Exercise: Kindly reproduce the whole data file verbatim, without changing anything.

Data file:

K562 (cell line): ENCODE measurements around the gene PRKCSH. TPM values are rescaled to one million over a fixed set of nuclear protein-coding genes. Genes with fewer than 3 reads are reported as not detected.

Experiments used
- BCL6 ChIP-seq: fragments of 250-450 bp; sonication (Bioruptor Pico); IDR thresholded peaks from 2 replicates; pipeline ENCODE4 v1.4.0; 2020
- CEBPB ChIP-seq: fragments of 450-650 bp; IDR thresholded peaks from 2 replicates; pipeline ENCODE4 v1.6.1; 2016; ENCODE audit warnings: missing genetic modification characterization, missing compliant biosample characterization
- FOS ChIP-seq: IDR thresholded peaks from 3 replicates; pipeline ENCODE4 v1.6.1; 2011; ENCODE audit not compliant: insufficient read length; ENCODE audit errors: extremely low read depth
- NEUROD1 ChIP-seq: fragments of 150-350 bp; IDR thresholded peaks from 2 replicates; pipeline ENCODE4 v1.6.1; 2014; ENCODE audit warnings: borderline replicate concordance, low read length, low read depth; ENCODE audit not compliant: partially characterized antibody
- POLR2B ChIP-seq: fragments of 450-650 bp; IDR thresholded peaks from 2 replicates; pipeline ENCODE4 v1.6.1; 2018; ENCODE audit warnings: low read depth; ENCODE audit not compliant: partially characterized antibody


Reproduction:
K562 (cell line): ENCODE measurements around the gene PRKCSH. TPM values are rescaled to one million over a fixed set of nuclear protein-coding genes. Genes with fewer than 3 reads are reported as not detected.

Experiments used
- BCL6 ChIP-seq: fragments of 250-450 bp; sonication (Bioruptor Pico); IDR thresholded peaks from 2 replicates; pipeline ENCODE4 v1.4.0; 2020
- CEBPB ChIP-seq: fragments of 450-650 bp; IDR thresholded peaks from 2 replicates; pipeline ENCODE4 v1.6.1; 2016; ENCODE audit warnings: missing genetic modification characterization, missing compliant biosample characterization
- FOS ChIP-seq: IDR thresholded peaks from 3 replicates; pipeline ENCODE4 v1.6.1; 2011; ENCODE audit not compliant: insufficient read length; ENCODE audit errors: extremely low read depth
- NEUROD1 ChIP-seq: fragments of 150-350 bp; IDR thresholded peaks from 2 replicates; pipeline ENCODE4 v1.6.1; 2014; ENCODE audit warnings: borderline replicate concordance, low read length, low read depth; ENCODE audit not compliant: partially characterized antibody
- POLR2B ChIP-seq: fragments of 450-650 bp; IDR thresholded peaks from 2 replicates; pipeline ENCODE4 v1.6.1; 2018; ENCODE audit warnings: low read depth; ENCODE audit not compliant: partially characterized antibody